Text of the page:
A Design Duo's 19th-Century Brooklyn Townhouse Is Filled With Art They Love

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By Julia Brenner / Published by Julia Brenner
Built in 1890, this recently renovated townhouse balances a beautiful mix of styles and eras.

James Veal and Christine Stucker of Stewart-Schafer, a multidisciplinary design and architecture studio, brought their professional experience and love of art and custom design to the renovation of their own Brooklyn townhouse. 

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Located on Washington Avenue, the renovation process was an ongoing work-in-progress since Veal and Stucker purchased the residence in 2013. They noted that the "bones of the home were in great shape, so the bulk of the project was in the interior design." 

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Some of the key selling points of the townhouse were the enduring original features, such as original wood beams and brick walls. So, the husband-and-wife team sought to update it in ways that would improve functionality and freshen the space, while respecting the home's historical integrity. 

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The renovation of the 2,100-square-foot interior involved refinishing the floors, changing the lighting and hardware, painting the entire home a bright, crisp white, and installing custom light fixtures specifically designed to accentuate the high ceilings. 

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Given the home's structural narrowness (Christine notes that their "home is very narrow"), they looked for ways to make the space feel more open using smart space planning and an airy aesthetic by maintaining a light tonal palette throughout.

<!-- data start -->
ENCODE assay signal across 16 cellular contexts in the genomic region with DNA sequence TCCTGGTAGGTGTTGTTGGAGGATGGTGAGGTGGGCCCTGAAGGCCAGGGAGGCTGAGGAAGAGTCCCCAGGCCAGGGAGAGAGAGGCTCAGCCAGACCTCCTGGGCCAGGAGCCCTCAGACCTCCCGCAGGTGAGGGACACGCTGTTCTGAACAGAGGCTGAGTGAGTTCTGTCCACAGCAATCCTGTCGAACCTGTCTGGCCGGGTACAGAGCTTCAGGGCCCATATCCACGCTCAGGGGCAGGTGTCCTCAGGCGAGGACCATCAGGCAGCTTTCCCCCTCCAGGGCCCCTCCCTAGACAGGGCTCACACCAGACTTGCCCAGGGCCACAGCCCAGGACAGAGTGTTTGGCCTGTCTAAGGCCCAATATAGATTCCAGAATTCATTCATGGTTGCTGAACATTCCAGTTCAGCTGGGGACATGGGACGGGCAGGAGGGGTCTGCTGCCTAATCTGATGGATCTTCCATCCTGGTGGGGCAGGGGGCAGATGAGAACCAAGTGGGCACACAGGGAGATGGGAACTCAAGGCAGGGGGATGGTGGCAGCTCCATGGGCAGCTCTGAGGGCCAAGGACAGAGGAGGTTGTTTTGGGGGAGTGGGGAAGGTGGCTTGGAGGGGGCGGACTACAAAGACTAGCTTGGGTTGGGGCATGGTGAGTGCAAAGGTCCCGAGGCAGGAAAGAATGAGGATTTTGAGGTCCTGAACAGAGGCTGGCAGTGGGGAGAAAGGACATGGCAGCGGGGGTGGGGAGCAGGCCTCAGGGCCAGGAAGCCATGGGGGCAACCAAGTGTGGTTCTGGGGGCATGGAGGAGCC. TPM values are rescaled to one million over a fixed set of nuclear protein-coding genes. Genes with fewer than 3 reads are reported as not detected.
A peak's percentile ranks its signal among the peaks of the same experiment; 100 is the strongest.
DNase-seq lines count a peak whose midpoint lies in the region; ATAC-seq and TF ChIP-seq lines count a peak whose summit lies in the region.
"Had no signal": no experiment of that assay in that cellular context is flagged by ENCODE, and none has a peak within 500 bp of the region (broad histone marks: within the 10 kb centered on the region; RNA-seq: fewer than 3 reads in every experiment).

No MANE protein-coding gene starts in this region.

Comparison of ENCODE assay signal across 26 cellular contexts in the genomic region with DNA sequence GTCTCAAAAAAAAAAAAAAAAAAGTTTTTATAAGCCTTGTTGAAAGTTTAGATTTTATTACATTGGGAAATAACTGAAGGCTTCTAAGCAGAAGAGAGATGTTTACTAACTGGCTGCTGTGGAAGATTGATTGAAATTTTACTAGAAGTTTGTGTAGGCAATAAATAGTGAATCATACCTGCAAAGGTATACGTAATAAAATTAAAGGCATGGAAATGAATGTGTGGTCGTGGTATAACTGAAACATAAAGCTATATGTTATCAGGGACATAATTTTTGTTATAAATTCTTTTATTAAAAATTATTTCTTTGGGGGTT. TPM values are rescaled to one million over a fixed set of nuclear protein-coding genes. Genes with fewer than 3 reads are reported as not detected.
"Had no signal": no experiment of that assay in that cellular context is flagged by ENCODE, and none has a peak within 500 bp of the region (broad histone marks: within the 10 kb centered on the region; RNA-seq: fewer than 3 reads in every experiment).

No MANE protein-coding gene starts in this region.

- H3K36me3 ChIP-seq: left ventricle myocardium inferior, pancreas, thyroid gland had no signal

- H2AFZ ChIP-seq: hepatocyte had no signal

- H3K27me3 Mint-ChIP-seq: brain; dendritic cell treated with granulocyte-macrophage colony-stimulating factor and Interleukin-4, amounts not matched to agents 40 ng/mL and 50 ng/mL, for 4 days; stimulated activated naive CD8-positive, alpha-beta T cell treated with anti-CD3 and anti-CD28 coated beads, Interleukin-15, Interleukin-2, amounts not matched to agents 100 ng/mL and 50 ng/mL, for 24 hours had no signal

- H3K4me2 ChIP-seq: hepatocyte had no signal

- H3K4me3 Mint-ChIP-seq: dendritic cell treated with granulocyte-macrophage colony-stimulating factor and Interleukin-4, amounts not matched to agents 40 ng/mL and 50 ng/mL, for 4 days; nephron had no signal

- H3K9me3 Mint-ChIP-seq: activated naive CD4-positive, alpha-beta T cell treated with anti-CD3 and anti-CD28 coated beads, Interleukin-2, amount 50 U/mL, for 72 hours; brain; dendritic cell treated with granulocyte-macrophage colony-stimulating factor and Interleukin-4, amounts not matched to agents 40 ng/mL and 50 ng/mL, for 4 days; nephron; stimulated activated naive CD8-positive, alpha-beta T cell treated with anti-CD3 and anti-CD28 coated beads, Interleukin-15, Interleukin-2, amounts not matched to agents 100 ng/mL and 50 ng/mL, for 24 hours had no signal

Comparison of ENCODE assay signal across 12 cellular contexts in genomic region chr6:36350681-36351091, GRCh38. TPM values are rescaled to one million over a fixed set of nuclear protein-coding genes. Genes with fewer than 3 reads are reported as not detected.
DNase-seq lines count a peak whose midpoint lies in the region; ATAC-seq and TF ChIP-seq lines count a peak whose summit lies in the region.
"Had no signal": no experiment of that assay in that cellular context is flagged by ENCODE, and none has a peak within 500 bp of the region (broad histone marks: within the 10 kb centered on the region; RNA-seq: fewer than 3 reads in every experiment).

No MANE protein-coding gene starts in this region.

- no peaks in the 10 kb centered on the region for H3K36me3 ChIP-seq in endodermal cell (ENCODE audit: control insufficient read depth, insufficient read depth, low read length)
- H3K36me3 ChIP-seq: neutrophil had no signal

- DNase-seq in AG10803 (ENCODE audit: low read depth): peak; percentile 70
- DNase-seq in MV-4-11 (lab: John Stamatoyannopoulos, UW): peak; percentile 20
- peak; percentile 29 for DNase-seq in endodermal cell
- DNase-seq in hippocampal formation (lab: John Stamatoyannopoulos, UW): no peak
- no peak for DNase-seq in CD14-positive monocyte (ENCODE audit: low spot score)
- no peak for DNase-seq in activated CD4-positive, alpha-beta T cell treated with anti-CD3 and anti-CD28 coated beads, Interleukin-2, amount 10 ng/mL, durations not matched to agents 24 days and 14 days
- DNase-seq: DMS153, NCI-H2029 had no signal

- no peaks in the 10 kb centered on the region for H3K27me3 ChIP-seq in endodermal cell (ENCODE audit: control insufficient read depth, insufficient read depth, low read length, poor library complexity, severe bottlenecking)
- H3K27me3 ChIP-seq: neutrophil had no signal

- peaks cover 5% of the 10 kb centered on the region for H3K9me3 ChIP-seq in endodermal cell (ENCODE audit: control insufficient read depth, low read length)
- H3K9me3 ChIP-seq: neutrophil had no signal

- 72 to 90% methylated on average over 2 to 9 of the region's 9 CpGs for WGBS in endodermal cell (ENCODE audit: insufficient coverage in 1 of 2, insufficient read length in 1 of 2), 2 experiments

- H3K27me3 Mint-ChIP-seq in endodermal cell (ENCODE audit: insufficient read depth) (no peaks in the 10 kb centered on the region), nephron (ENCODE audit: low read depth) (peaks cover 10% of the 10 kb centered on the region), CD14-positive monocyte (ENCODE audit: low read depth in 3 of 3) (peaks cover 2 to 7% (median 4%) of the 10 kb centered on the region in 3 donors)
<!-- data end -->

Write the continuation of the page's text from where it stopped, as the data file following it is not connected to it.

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While they embraced an understated aesthetic, the home feels elegant yet welcoming, due to the natural warmth of walnut, which is used in the flooring, doors, accents, and credenzas. Touches of blackened steel, used in their custom-designed lighting fixtures and an abundance of vibrant art, add additional character and moments of visual interest. 

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Creating a "sanctuary of relaxation and tranquility" was especially important when designing the living room, which is where the young family spends most of their time. Christine notes that, "There is no better way to unwind after a long day than by enjoying a home-cooked meal and watching the fire in the living room." To achieve this mix of calm and warmth, they infused the room with their "most prized furnishings," including their own custom pieces and treasured artwork and momentos they've collected from their travels. 

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"Art is a very big source of inspiration for us, and we love to surround ourselves with interesting paintings and sculptures." -Christine Stucker

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As avid travelers who source many of their clients' projects with one-of-a-kind finds from around the world, it was a true labor of love when it came to choosing pieces for their own home. 

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Most of their art is from London and Germany, including work by Victor Pasmore, a favorite artist of theirs whose work they first discovered while in London. Christine explains how they discovered him after "seeing one of his works through the window of a tiny gallery while shopping for a client. We went inside and bought almost all of the dealer’s collection of Pasmore’s work." Other unique finds include a pair of leather-and-chrome Arne Norell chairs purchased in Amsterdam, a Paul McCobb credenza, and Icelandic sheepskin hides. 

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The comparatively long master bathroom features a large shower with a glass wall that's intended to open up the space visually, while separating the shower from the rest of the room. A double vanity and custom mirror creates a bright and airy look that "creates the illusion of increased width." 

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They created a relaxing bedroom that doubles as a nursery by using a neutral color scheme and breaking up the room with the help of decor and accents. 

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Christine and James describe their personal aesthetic as a blend of modern and vintage, with European influences and Japanese undertones echoed throughout. It's their balanced mix of restraint and luxury, classic and contemporary, that worked together to create an elegant yet truly livable home. 

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Project Credits:

-Homeowners: James Veal and Christine Stucker

-Project Architect and Designers: Stewart-Schafer